It seems as though nearly every teenager is on social media these days, but do parents really know what their kids are up to? Although Facebook has become the social media for “older people,” Instagram and Vine are immensely popular with the younger crowd, with Twitter appealing to a mix of all ages. With such a wide variety of people on these sites with your teens, it’s important to know the basics of social media safety.
Social Media Tip for Parents
As with any aspect of parenting, knowing what your kids are up to and who they are involved with is the first step in ensuring their safety. Here are some tips for better handling your kids’ online activities:
- Make sure their general and specific settings are all set private.
- Turn off the “location tagging” function as this shows exactly where you are.
- Don’t let just anyone look at your kid’s profile – make sure they are only approving requests from people that they actually know in real life. This is hard to police, but you have to set up rules and then enforce the rules. It takes effort, but this part is very important.
- Hashtags can be a teen’s favorite part of social media, but it also exposes their tweets to every person on Twitter. If possible, discourage the use of hashtags.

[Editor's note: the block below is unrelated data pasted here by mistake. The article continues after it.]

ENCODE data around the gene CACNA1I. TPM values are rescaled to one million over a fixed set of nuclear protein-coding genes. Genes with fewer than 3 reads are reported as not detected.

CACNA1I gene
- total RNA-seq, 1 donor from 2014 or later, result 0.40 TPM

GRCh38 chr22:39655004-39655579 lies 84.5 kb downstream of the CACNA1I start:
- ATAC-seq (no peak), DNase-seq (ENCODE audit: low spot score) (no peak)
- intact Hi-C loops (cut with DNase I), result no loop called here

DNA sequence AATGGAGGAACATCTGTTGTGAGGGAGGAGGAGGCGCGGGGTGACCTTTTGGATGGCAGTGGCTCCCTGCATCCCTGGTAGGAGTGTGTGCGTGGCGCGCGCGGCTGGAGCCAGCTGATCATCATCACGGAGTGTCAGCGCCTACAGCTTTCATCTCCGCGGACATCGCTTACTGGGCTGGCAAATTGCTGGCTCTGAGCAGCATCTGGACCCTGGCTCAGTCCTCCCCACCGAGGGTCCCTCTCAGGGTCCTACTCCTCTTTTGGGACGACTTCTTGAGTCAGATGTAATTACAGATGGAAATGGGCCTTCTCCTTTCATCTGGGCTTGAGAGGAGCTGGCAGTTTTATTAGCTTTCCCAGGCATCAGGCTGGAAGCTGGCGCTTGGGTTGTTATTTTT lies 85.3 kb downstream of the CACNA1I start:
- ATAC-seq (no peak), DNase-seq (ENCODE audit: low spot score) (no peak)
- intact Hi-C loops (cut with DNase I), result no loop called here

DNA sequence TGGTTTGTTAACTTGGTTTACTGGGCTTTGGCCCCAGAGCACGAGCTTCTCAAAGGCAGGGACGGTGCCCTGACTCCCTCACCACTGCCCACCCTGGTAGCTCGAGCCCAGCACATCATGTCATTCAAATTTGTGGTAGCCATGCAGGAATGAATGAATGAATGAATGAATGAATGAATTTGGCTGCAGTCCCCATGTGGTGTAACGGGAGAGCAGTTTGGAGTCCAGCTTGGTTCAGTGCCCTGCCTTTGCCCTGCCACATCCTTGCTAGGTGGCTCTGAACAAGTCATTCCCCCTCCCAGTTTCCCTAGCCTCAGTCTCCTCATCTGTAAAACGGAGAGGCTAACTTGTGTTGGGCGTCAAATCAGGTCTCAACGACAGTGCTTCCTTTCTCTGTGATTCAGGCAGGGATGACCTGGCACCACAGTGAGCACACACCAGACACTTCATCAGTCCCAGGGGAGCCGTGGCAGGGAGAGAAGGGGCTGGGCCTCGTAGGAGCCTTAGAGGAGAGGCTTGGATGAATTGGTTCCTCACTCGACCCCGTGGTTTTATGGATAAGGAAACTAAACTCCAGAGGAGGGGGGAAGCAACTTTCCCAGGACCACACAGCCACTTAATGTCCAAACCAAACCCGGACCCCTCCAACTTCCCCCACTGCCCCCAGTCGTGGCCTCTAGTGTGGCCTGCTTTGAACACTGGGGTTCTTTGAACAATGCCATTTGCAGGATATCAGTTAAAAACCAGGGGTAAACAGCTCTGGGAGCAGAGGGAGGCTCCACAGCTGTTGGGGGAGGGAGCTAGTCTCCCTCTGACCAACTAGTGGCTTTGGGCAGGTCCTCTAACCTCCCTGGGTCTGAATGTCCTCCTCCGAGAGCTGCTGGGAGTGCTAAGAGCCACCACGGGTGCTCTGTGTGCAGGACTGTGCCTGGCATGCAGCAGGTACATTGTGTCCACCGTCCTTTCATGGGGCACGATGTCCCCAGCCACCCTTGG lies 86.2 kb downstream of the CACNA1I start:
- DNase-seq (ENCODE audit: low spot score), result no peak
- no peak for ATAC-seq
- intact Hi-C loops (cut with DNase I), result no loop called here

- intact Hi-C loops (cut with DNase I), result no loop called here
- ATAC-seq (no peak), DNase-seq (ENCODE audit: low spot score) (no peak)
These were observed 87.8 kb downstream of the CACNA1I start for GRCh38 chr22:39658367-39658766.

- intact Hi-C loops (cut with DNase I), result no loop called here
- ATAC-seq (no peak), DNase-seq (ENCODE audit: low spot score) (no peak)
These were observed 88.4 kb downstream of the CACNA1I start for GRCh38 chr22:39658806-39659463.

- Your teen has the ability to look at anything they want and talk to anyone they want through social media. Between Vine, Instagram and Twitter, there are bound to be some things that are inappropriate for them to see. You should be aware of this.
- The best way to monitor your kids’ online activity is to have access to their account. One way is to load their account on your own phone and then you can monitor their activity on a regular basis.
The Big Picture
It is important that kids and teenagers realize that their social media posts are seen by a large audience and can have severe consequences. It may seem dramatic, but there have been many cases where a teen posted something inappropriate or offensive to a classmate, teacher, future employer or college.
Remind your kids that anything they publish online today could still be found 10 or 20 years later. As a rule of thumb, tell them to ask themselves whether they would feel comfortable with their grandparents seeing whatever it is they’re about to post. If not, don’t post it.
A constant line of communication with your kids about their social media experiences can also help ensure that they are not victims – or even perpetrators – of cyberbullying. With a little effort, we can all figure this out and make sure that our kids stay safe online.